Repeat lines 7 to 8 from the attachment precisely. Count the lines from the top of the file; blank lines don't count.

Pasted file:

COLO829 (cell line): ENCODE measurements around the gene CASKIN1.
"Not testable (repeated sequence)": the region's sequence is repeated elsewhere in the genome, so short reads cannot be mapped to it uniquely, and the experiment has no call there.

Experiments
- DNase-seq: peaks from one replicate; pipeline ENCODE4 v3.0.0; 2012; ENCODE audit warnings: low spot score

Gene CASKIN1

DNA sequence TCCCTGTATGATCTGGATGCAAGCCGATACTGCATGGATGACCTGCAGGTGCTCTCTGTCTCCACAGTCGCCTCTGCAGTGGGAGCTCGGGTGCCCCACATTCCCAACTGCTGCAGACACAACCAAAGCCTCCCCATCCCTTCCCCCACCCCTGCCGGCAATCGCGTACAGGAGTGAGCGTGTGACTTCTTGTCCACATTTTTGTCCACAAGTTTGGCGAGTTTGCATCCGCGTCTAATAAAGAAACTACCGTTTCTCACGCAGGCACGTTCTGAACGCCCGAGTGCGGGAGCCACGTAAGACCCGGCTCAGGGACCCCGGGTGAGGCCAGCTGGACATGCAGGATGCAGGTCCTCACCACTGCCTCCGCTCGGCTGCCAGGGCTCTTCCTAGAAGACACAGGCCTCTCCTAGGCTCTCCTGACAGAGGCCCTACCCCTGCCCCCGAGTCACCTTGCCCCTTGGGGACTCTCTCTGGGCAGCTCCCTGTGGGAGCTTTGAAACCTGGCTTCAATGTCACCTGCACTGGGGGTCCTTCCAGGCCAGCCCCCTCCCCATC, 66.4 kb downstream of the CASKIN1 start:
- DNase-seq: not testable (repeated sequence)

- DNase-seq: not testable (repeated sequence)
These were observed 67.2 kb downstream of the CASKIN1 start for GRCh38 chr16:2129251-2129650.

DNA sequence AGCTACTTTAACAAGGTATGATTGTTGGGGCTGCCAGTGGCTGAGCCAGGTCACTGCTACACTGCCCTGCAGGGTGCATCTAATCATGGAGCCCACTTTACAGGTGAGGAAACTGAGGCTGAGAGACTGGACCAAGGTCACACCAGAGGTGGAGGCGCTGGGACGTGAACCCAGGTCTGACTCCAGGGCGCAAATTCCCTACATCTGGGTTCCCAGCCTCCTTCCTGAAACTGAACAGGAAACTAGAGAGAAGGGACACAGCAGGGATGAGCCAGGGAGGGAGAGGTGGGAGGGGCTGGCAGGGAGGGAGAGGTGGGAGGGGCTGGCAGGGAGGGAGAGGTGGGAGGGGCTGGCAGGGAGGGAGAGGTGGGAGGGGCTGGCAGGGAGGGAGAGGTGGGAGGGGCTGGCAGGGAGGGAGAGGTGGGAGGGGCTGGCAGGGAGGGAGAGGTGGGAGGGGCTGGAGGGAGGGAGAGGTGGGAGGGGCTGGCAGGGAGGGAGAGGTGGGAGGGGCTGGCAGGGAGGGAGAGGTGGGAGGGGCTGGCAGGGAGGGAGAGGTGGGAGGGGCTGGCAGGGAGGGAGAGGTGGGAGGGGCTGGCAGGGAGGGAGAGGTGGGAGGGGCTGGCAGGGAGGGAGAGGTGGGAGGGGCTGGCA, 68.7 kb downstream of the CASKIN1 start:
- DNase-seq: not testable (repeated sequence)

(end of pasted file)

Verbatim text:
- DNase-seq: not testable (repeated sequence)

- DNase-seq: not testable (repeated sequence)